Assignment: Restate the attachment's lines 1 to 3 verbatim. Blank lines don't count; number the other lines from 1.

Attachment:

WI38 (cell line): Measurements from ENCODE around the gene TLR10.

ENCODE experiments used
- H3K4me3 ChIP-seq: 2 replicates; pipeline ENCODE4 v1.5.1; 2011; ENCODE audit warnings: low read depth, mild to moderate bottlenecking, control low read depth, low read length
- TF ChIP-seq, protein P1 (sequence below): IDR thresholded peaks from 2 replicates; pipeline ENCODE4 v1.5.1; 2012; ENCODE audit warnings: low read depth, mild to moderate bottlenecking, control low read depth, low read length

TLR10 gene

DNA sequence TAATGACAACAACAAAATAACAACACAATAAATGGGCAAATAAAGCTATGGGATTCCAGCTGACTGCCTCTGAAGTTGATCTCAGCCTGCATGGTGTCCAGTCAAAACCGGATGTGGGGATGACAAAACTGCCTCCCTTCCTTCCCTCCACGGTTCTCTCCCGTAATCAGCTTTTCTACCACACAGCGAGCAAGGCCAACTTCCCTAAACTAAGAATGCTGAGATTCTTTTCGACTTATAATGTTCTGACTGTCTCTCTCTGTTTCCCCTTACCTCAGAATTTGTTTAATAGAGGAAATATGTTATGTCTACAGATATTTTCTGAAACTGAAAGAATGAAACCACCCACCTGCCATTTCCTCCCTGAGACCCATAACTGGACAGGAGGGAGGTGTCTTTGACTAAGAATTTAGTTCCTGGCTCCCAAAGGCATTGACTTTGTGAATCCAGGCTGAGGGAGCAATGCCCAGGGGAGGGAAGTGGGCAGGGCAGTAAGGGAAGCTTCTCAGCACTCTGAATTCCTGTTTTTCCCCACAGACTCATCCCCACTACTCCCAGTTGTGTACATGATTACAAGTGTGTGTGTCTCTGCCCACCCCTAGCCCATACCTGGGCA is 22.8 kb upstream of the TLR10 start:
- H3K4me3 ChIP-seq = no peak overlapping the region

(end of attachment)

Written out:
WI38 (cell line): Measurements from ENCODE around the gene TLR10.

ENCODE experiments used
- H3K4me3 ChIP-seq: 2 replicates; pipeline ENCODE4 v1.5.1; 2011; ENCODE audit warnings: low read depth, mild to moderate bottlenecking, control low read depth, low read length